Too often, the traditional public-school model fails students and teachers. Charter schools, scholarship tax credits, and merit pay are giving students a better education and teachers a better career.
The Arizona Supreme Court ruled last month against voucher programs for children with disabilities and for children in foster care. The almost 500 children in those two programs will only be allowed to finish out the remaining few months of the school year, but are out of luck next fall.
Governor Janet Napolitano called for the doubling of the number of college graduates by 2020 in her 2007 state of the state address and paying the tuition for students who graduate high school with a B average. How fast can you say grade inflation?
Just in time to celebrate Independence Day, the Goldwater Institute will release its new report, "Freedom from Responsibility: A Survey of Civic Knowledge Among Arizona High School Students," which reveals only 3.5 percent of Arizona high school students have learned the basic history, government and geography necessary to pass the U.S. Citizenship test.
Jon Talton, bless his heart, is at it again
Jon Talton’s January 29 column against the evils of providing English language learners school choice offered up the following:
“The real issue is a sustained war by extremist lawmakers on public education. Bogus ’school choice’ and other questionable experiments have been no substitute for quality. It's all the more shocking considering that most baby-boomer voters were the beneficiaries of quality public schools (as I was at Kenilworth School in central Phoenix).”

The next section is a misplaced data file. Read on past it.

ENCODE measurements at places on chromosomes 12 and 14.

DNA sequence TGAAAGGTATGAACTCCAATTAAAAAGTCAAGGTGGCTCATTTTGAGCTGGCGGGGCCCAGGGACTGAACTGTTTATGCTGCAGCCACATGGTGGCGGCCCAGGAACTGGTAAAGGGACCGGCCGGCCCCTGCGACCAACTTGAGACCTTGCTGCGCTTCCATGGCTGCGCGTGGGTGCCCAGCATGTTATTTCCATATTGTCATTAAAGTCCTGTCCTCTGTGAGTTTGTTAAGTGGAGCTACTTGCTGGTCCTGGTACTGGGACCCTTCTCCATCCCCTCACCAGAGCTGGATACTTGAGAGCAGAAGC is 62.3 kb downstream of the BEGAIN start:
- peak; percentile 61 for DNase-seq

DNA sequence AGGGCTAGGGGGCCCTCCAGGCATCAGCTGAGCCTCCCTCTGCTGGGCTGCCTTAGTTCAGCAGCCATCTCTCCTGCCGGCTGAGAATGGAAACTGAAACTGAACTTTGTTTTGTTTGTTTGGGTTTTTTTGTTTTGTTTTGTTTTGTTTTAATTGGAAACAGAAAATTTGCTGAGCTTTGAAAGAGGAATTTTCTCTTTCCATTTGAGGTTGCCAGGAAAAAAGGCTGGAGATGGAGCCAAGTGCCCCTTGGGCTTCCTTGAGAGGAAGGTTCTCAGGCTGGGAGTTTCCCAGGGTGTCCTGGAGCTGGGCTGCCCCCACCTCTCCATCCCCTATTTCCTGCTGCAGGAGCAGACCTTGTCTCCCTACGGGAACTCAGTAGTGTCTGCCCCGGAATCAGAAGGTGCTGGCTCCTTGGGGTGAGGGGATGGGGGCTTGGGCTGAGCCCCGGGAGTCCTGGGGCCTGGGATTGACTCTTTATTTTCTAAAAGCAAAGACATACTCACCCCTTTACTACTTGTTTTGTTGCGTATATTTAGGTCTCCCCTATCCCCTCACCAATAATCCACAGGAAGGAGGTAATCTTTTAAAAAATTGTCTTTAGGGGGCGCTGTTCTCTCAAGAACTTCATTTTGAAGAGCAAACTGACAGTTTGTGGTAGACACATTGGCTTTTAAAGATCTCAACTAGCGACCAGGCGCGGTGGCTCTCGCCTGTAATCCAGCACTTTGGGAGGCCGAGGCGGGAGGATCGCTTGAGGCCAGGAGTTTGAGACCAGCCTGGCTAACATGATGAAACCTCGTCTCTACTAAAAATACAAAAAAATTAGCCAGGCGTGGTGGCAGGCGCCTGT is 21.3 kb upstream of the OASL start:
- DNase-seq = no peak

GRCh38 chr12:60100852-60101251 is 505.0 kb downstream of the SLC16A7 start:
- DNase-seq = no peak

I've heard people say that Arizona's scholarship tax credits "only help rich kids go to private schools." This is a myth.
Based on the fact that three of the larger student tuition organizations (the Dioceses of Phoenix and Tucson and the Arizona School Choice Trust) means test their scholarships, we know a minimum of 41 percent of individual tax credit scholarships go to low-income students.
On education policy, appeasement is about as ineffective as it is in foreign affairs. Many proponents of school choice, especially Democrats, have tried to appease teachers unions by limiting their support to charter schools while opposing private school vouchers. They hope that by sacrificing vouchers, the unions will spare charter schools from political destruction.
The current discussion over higher education funding provides a good opportunity to ask: what is it we want from state universities?
I, for one, am confused by videos Arizona State University has posted on You Tube, like one called "University as Entrepreneur." This video uses buzzwords like innovation, entrepreneur, empowerment, experiential, sustainability, and (my favorite) the New American University.
While I'm more of a Robert Nozick guy, it is an interesting thought experiment to judge todays public schools against the principles of John Rawls, an enormously influential liberal political philosopher.
The Arizona Economic Council shot an advertisement in Africa claiming that the looming budget cuts to K-12 funding threaten to move Arizona to Third World Status. This is a popular refrain. Just a few months ago ASU President Michael Crow said cuts to higher education were going to move us to Third World status. There is just one problem with this statement: objective reality.
The Organisation for Economic Cooperation and Development collects spending-per-pupil data; here is Arizona compared to Third World Countries: